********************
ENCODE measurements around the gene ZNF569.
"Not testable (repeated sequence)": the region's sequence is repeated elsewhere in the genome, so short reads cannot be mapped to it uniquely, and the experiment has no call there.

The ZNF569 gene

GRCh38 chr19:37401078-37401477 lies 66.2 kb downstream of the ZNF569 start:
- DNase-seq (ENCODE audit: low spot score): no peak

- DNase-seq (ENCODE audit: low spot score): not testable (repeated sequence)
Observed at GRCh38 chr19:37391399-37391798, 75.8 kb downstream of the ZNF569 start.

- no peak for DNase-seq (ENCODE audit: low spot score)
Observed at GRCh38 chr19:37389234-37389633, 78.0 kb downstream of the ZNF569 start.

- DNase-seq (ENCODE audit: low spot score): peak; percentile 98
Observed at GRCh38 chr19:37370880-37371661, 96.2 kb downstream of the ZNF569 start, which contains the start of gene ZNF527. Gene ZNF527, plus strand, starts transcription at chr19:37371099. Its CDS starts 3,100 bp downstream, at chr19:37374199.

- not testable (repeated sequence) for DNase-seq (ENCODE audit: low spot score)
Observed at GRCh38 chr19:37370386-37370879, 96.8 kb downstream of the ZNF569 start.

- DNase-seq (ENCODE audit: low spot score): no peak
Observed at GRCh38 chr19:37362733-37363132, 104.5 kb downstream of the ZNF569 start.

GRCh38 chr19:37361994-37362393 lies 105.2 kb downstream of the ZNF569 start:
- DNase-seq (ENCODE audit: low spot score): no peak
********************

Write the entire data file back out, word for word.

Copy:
ENCODE measurements around the gene ZNF569.
"Not testable (repeated sequence)": the region's sequence is repeated elsewhere in the genome, so short reads cannot be mapped to it uniquely, and the experiment has no call there.

The ZNF569 gene

GRCh38 chr19:37401078-37401477 lies 66.2 kb downstream of the ZNF569 start:
- DNase-seq (ENCODE audit: low spot score): no peak

- DNase-seq (ENCODE audit: low spot score): not testable (repeated sequence)
Observed at GRCh38 chr19:37391399-37391798, 75.8 kb downstream of the ZNF569 start.

- no peak for DNase-seq (ENCODE audit: low spot score)
Observed at GRCh38 chr19:37389234-37389633, 78.0 kb downstream of the ZNF569 start.

- DNase-seq (ENCODE audit: low spot score): peak; percentile 98
Observed at GRCh38 chr19:37370880-37371661, 96.2 kb downstream of the ZNF569 start, which contains the start of gene ZNF527. Gene ZNF527, plus strand, starts transcription at chr19:37371099. Its CDS starts 3,100 bp downstream, at chr19:37374199.

- not testable (repeated sequence) for DNase-seq (ENCODE audit: low spot score)
Observed at GRCh38 chr19:37370386-37370879, 96.8 kb downstream of the ZNF569 start.

- DNase-seq (ENCODE audit: low spot score): no peak
Observed at GRCh38 chr19:37362733-37363132, 104.5 kb downstream of the ZNF569 start.

GRCh38 chr19:37361994-37362393 lies 105.2 kb downstream of the ZNF569 start:
- DNase-seq (ENCODE audit: low spot score): no peak